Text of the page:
NIHSeniorHealth.gov, the website for older adults, makes aging-related health information easily accessible for family members and friends seeking reliable, easy-to-understand online health information. Health topics include general background information, open-captioned videos, quizzes, and frequently asked questions (FAQs).
Below are FAQs regarding shingles.
What are shingles?
Shingles (also called varicella-zoster) are a painful skin disease caused by a reactivation of the chickenpox virus. They are distinctive because it affects only one side of the body. The early signs of shingles usually develop in three stages: severe pain or tingling, possibly itchy rash, and blisters that look like chickenpox.
Who gets shingles?
The rash usually appears a few days after the
patient becomes aware of the tingling and
burning pain that signal a shingles outbreak.
In the early stages of shingles, blisters start
to appear in the rash area.
Shingles are very common. Fifty percent of all Americans will experience shingles by the time they are age 80. While shingles occur in people of all ages, they are most common in 60-80 year-olds. In fact, one out of every three people 60 years or older will get shingles.
What are the symptoms of shingles?
The first symptoms usually include burning, itching, or tingling sensations on the back, chest, or around the rib cage or waist. In other cases, the face or eye area is involved. The affected area can become extremely painful. This is when most people go to a health care provider to find out what is causing the pain.
Some people report feeling feverish and weak during the early stages. Usually within 48-72 hours, a red, blotchy rash develops on the affected area. The rash erupts into small blisters that resemble chickenpox. The blisters tend to be clustered in one specific area, rather than scattered all over the body like chickenpox.
After the blisters erupt, the open sores take 1-2 weeks to crust over. The sores are usually gone within another 2 weeks. The pain may diminish somewhat, but it often continues for months – and can go on for years.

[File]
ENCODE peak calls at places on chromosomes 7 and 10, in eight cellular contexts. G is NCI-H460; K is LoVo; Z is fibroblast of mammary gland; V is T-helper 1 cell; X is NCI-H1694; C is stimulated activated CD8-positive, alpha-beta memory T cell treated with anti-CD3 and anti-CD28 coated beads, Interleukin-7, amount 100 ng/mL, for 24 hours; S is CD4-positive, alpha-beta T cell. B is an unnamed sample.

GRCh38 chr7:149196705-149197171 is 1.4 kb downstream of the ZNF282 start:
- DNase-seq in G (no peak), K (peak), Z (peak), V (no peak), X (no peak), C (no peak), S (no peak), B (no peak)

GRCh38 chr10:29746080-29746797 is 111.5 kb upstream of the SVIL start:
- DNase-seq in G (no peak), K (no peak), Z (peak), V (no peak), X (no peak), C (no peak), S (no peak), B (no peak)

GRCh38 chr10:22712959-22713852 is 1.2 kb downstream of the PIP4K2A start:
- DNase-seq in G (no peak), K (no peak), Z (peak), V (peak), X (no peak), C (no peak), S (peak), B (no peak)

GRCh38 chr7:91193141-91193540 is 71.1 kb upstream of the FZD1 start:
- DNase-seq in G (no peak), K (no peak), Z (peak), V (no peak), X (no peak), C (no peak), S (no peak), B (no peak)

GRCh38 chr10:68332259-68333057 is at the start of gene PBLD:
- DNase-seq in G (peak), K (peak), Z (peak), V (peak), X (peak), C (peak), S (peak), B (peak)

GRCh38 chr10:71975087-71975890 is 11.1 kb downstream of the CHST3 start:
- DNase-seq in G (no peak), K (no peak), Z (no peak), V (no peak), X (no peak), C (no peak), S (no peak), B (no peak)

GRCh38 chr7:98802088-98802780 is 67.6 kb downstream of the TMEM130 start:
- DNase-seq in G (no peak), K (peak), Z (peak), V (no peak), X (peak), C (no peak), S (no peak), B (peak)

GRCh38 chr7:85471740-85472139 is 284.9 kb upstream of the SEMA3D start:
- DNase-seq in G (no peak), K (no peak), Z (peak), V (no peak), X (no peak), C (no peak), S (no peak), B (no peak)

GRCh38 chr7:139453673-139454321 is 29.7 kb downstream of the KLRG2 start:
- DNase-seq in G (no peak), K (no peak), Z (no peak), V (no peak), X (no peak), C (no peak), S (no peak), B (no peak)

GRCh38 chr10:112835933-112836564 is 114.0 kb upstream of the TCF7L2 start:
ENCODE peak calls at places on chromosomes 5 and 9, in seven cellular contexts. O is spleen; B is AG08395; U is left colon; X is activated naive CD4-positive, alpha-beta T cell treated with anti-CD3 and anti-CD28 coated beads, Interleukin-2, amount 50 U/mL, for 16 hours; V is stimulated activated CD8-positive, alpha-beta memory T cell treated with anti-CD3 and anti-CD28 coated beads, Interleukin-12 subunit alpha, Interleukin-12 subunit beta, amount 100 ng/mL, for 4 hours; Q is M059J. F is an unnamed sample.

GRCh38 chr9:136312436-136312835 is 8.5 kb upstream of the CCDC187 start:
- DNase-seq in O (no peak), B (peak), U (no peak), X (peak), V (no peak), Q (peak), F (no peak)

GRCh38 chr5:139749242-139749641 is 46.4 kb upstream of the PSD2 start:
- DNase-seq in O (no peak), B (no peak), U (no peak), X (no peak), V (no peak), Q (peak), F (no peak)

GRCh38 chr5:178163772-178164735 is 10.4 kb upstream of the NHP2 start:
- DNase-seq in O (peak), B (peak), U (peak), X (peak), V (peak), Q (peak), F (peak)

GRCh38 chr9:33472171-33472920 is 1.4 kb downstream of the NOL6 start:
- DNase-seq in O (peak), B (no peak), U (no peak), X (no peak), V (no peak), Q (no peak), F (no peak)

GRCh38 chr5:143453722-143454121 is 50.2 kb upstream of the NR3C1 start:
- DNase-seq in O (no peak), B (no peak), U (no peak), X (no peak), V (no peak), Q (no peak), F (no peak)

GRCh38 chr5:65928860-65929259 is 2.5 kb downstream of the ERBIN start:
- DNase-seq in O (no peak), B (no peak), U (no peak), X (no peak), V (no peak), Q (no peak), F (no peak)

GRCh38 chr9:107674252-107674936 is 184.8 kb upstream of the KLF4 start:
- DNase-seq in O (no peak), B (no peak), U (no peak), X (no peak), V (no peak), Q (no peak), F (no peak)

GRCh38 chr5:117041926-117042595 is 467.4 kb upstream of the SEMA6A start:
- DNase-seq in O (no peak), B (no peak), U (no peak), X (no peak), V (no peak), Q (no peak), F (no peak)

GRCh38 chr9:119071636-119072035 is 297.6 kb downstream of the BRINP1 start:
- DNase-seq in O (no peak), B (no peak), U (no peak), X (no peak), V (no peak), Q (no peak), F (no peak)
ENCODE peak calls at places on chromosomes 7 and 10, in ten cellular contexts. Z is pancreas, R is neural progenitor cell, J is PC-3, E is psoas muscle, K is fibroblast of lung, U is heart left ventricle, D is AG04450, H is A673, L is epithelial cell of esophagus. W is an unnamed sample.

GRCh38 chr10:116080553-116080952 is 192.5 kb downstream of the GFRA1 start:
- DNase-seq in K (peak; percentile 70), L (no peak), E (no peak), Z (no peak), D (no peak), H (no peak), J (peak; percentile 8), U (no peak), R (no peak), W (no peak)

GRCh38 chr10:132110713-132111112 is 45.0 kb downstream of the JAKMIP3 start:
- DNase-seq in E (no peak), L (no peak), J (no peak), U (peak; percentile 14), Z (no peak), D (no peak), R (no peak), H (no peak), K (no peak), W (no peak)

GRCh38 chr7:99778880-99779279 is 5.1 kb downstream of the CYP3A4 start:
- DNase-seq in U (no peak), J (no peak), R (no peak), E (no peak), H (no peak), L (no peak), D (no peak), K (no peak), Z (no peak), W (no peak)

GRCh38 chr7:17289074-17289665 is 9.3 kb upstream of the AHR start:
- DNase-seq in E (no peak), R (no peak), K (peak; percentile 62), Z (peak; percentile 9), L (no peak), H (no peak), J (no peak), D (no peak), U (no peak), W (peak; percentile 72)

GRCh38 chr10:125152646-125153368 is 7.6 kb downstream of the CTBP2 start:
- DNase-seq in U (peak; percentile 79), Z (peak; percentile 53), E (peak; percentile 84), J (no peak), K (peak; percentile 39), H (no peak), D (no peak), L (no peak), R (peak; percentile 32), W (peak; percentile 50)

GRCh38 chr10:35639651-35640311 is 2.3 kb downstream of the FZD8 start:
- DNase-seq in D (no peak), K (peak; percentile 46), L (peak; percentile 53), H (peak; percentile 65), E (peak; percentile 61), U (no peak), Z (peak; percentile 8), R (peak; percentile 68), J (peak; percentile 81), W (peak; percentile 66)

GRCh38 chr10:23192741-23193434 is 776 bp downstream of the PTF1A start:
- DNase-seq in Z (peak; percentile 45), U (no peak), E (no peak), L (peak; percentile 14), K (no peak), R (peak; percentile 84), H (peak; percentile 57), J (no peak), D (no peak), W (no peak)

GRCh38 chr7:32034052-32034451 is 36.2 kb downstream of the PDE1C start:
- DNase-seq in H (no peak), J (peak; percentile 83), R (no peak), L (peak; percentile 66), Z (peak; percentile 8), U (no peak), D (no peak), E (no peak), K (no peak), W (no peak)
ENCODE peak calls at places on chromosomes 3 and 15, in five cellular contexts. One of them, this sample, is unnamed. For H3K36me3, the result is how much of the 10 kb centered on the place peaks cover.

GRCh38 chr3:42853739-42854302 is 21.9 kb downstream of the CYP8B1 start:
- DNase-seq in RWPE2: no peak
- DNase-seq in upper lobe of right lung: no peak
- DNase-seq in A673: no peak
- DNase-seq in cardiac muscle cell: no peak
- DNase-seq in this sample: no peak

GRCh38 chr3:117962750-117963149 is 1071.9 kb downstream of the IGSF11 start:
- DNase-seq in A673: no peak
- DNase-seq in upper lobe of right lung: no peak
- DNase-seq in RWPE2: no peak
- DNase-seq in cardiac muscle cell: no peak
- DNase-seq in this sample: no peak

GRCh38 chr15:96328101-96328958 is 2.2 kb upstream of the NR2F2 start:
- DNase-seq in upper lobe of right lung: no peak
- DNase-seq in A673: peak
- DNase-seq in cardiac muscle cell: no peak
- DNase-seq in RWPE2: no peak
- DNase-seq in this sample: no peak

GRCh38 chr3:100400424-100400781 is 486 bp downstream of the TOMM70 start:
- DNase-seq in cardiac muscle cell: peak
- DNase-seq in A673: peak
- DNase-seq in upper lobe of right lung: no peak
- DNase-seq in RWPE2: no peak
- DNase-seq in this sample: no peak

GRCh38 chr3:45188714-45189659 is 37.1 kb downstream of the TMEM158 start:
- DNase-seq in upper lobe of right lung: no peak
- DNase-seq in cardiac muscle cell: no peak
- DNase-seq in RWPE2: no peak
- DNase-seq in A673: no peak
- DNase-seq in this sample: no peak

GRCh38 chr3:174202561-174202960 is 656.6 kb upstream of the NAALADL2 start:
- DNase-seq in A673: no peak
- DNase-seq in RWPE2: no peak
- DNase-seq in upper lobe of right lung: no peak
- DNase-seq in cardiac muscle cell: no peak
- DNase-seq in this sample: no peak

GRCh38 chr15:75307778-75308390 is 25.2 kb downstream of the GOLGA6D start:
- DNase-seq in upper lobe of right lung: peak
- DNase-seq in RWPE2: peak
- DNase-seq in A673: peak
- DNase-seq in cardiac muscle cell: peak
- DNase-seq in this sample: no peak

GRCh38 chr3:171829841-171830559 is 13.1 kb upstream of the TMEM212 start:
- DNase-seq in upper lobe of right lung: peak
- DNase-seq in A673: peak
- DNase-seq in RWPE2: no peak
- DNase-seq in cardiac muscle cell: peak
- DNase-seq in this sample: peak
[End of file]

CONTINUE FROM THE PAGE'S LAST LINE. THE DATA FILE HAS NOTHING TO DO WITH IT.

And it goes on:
How are shingles treated?
Treatment with antiviral medications can reduce the severity of the nerve damage and speed healing. But to be effective, they must be started as soon as possible after the rash appears.
If you suspect you have shingles, see your health care provider within 72 hours of the first sign of the rash. At the early stage of shingles, a health care provider will usually prescribe antiviral pills. These antiviral medicines include acyclovir, valacyclovir, or famcyclovir.
Your health care provider may also prescribe drugs to relieve pain. Wet compresses, calamine lotion, and colloidal oatmeal baths may help relieve some of the itching.
Patients with long-term pain may also be treated with numbing patches, tricyclic antidepressants, and gabapentin, an antiseizure medication. The shingles vaccine is not recommended if you have active shingles or pain that continues after the rash is gone.
While these treatments can reduce the symptoms of shingles, they are not a cure. The antivirals do weaken the virus and its effects, but the outbreak still tends to run its course. Good hygiene, including daily bathing, can help prevent bacterial infections. It is a good idea to keep fingernails clean and well-trimmed to reduce scratching.
Is there a vaccine to prevent shingles?
Yes. In May 2006, the U.S. Food and Drug Administration approved a vaccine to prevent shingles in people age 60 and older. The vaccine is designed to boost the immune system and protect older adults from getting shingles later on.
Even if you have had shingles, you can still get the shingles vaccine to help prevent future occurrences of the disease. There is no maximum age for getting the vaccine, and only a single dose is recommended. The shingles vaccine is not recommended if you have active shingles or pain that continues after the rash is gone.
Talk with your health care professional if you have questions about the vaccine.
More about the NIH:
The NIHSeniorHealth.gov site was developed by the National Institute on Aging and the National Library of Medicine, both part of the National Institutes of Health (NIH). NIHSeniorHealth features authoritative and up-to-date health information from the NIH. In addition, the American Geriatrics Society provides expert and independent review of some of the material found on this website. New topics are added to the site on a regular basis.
Added July 13, 2017: A notice posted on the NIHseniorHealth.gov Website:
NIHseniorHealth.gov will be retired on August 1, 2017. To continue finding reliable, up-to-date health and wellness information for older adults from the National Institutes of Health, we’re referring you to https://medlineplus.gov/ or https://www.nia.nih.gov/health/.